Place Names of Hawaii

Paperback: $17.99
ISBN-13: 9780824805241
Published: December 1976

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320 pages
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  • About the Book
  • How many place names are there in the Hawaiian Islands? Even a rough estimate is impossible. Hawaiians named taro patches, rocks, trees, canoe landings, resting places in the forests, and the tiniest spots where miraculous events are believed to have taken place. And place names are far from static–names are constantly being given to new houses and buildings, streets and towns, and old names are replaced by new ones.

    It is essential, then, to record the names and the lore associated with them now, while Hawaiians are here to lend us their knowledge. And, whatever the fate of the Hawaiian language, the place names will endure. The first edition of Place Names of Hawaii contained only 1,125 entries. The coverage is expanded in the present edition to include about 4,000 entries, including names in English. Also, approximately 800 more names are included in this volume than appear in the second edition of the Atlas of Hawaii.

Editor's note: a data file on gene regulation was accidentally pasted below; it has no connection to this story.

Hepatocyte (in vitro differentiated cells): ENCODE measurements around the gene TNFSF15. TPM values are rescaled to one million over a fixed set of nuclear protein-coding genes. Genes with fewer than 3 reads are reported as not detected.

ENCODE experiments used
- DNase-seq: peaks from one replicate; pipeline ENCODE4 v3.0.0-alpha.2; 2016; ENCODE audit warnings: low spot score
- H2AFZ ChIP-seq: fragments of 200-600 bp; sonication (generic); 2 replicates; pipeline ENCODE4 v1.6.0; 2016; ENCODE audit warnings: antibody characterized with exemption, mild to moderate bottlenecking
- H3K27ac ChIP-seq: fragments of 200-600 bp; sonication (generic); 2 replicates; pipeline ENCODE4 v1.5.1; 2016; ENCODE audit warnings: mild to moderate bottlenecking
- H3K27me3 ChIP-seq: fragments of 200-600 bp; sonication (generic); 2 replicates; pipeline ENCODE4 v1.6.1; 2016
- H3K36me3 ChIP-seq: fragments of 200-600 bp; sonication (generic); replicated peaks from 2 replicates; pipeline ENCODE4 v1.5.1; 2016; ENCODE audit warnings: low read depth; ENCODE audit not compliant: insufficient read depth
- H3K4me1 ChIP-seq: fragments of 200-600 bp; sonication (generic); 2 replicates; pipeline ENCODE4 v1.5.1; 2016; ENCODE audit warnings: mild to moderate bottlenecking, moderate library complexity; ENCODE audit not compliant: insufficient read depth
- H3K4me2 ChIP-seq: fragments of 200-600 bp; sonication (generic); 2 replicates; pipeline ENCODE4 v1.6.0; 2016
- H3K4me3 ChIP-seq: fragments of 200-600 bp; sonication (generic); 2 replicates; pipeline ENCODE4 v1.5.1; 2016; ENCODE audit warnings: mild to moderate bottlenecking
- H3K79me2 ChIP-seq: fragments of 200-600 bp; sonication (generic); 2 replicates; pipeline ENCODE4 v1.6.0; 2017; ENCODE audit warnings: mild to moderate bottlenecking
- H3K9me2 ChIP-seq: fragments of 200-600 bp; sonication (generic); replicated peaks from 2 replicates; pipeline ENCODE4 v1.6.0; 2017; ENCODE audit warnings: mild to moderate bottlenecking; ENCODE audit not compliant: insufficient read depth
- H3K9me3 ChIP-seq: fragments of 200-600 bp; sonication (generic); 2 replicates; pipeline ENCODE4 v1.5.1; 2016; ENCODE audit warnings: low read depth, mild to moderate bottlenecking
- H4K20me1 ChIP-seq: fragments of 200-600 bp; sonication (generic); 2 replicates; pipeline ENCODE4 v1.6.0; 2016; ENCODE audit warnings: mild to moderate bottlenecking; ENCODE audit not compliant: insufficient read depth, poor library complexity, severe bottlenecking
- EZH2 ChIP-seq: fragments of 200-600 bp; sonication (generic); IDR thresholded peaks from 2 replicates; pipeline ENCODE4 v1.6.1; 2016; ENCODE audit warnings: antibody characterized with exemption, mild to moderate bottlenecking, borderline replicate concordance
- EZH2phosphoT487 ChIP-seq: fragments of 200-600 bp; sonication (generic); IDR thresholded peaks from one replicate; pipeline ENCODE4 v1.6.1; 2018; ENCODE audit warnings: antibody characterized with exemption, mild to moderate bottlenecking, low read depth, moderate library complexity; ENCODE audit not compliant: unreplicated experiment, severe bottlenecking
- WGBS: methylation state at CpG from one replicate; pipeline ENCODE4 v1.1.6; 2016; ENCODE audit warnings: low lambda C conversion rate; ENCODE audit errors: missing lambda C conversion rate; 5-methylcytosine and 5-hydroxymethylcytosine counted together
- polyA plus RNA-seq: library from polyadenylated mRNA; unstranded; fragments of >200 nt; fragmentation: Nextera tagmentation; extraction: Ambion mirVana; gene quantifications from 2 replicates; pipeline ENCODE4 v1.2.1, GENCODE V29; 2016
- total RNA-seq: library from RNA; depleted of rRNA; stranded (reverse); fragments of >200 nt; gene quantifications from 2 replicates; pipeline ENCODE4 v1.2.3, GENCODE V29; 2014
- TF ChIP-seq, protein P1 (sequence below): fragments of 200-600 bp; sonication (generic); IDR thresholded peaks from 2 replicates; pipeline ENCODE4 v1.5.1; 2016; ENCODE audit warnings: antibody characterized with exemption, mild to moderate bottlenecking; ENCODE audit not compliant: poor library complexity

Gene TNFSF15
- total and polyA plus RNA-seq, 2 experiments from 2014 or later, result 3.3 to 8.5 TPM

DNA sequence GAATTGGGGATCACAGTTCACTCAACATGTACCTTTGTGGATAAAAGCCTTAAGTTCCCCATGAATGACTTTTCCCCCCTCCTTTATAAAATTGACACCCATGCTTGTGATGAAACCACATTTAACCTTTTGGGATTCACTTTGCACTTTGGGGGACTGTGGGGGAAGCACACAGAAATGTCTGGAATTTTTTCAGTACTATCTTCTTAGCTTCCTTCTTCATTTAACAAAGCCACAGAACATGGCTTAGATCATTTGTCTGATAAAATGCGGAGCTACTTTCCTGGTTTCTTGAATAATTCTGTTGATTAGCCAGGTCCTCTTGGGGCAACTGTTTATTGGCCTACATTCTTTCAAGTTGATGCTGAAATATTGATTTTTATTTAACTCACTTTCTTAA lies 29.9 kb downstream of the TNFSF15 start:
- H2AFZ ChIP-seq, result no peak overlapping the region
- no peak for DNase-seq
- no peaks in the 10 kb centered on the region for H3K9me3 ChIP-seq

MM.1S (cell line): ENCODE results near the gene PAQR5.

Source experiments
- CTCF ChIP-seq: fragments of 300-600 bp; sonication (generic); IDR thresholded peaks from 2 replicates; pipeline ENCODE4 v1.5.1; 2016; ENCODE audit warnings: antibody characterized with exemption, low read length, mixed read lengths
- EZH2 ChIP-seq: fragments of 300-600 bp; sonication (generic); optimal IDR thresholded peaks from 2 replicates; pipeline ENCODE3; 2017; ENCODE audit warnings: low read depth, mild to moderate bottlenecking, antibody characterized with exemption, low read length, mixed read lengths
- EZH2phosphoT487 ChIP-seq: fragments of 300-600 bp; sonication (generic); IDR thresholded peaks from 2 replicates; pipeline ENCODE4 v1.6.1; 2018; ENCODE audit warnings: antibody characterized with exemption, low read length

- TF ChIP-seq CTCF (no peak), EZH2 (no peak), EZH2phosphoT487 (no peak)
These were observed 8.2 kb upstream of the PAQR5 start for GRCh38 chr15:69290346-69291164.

• Contributors
    • Mary Kawena Pukui was a noted authority on the Hawaiian language. She had a long professional association with the Bernice P. Bishop Museum and translated many Hawaiian historical documents. She coauthored, with Samuel H. Elbert, the Hawaiian Dictionary and Place Names of Hawaii.
    • Samuel H. Elbert, professor emeritus of Pacific languages and linguistics at the University of Hawaii, taught the Hawaiian language for many years and is considered one of the foremost authorities on the language today. He is author of the textbook Spoken Hawaiian and is co-author with Mary Pukui of Hawaiian Dictionary, and with Mary Pukui and Esther Mookini of Place Names of Hawaii.
  • Reviews and Endorsements
    • Since the meanings of many of the Hawaiian words and phrases used to identify places in the Islands have roots in history and even in legend, leafing through the pages of this book is an unusually interesting way to learn about the land and its people.
      The Honolulu Advertiser
    • Pukui and Elbert's work stands alone in American toponymic literature.
      Language